Do you need to write an upcoming speech or presentation, but you don’t know where to start?
Maybe you’ve been asked to give a presentation at work, or you’ve put your hand up to speak, or the next client meeting is in your hands. In any case, congratulations! What an amazing opportunity to build your speaking skills and get noticed!
However, writing the presentation is often one of the trickiest things to do.
After all, you have SO much information to share — how do you pick what’s relevant? How do you grab the audience’s attention? And how do you structure it, oh — and remember the damn thing??
In this podcast (and post), I share a clear framework for writing a presentation, so that you can feel less overwhelmed, more confident, and hopefully, inspired to do more speaking! (And FYI, this is the framework I use for my presentations, so it’s been well tested :))
I’ve based this framework on my Speech & Presentation Writing Template, which I use to help plan and write ALL my presentations.
And guess what?
I’ve made it available as a free download so you can use it too! I find this template extremely useful (well, that’s why I created it), so I highly recommend you use it.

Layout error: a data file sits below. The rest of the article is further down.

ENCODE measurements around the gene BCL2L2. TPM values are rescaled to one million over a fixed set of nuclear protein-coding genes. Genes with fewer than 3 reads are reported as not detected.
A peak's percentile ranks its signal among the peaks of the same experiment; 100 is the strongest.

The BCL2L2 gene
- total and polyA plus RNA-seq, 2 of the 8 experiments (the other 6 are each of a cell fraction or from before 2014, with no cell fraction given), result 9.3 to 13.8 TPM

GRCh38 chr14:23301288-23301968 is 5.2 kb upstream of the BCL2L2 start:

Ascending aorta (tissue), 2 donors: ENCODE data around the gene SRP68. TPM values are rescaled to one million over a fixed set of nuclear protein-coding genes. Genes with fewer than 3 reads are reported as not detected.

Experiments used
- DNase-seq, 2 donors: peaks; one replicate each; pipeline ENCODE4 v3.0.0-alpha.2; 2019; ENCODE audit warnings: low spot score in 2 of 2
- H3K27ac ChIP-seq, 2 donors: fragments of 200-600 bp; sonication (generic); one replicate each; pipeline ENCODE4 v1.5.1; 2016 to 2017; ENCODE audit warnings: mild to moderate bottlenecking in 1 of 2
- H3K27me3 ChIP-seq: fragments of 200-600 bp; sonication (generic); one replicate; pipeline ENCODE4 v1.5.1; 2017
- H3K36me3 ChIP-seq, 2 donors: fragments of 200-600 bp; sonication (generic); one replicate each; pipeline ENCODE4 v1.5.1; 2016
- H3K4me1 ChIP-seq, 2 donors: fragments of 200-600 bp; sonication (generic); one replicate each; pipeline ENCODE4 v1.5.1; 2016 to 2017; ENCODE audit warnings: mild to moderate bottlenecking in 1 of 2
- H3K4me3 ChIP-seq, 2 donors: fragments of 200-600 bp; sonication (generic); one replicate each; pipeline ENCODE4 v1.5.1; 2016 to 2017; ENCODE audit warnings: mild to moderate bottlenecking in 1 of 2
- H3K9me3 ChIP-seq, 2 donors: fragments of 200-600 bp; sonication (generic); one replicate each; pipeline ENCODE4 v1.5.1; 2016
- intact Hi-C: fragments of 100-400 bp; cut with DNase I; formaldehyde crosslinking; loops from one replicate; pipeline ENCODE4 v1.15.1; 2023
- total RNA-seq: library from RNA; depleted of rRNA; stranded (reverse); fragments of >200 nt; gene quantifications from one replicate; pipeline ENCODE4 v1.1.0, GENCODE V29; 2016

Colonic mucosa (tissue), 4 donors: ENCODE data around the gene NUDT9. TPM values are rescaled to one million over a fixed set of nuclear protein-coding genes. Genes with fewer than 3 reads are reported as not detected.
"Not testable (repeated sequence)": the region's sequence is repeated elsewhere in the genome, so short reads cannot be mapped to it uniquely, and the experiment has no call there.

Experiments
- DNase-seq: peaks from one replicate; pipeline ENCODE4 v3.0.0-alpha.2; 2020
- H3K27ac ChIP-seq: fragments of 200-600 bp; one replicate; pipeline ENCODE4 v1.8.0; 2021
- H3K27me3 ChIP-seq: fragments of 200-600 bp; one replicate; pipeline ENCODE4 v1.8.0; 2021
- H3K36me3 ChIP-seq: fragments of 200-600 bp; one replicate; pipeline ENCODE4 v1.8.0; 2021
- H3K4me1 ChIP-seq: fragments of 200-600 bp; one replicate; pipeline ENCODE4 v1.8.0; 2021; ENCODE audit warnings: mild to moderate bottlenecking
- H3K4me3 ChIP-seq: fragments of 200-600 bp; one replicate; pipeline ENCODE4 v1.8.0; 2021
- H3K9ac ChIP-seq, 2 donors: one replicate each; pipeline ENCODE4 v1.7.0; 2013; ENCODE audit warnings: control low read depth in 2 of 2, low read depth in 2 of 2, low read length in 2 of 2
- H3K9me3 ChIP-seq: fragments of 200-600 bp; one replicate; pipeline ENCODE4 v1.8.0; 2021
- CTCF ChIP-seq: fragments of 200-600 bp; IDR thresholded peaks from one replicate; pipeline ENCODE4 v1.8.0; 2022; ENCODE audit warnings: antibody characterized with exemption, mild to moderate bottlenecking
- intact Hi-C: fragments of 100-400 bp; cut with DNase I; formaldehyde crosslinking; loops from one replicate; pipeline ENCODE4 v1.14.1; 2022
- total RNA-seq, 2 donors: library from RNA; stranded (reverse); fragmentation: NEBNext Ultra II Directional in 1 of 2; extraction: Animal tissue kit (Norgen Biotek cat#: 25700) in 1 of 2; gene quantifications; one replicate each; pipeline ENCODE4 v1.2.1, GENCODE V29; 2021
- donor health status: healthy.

This is Part 2 in the Public Speaking Mini Course. Click the links below to listen to Parts 1, 3 and 4.
- Part 1: How to plan your speech or presentation
- Part 3: How to overcome your fear of public speaking
- Part 4: Engaging Your Audience
- Want more? Register for the ‘Overcome Public Speaking Anxiety’ course
Steps to writing your presentation:
1. Start with an attention-grabbing opening, like a story, quote or fact.
The opening of your presentation is a HUGE opportunity to grab the audience’s attention. Many people fail here. They start with: “Uh, yeah, hi everyone, so…today we’re going to talk about…”
…and it’s SO BORING. I’ve already tuned out.
Instead, start with something punchy. For example, share the origin story of the project/topic (“I went to the aquarium last week, and discovered…”), a fact (“Did you know that 90% of the ocean’s fish population is depleted?”) or ask a question (“Who here has eating a piece of fish in the last week?”) and get a show of hands.
When writing your opening, keep this question at the front of your mind: How can I break people’s expectations of how a normal presentation begins?
Most people are used to BORING presentations and they will expect yours to be the same, so surprise them!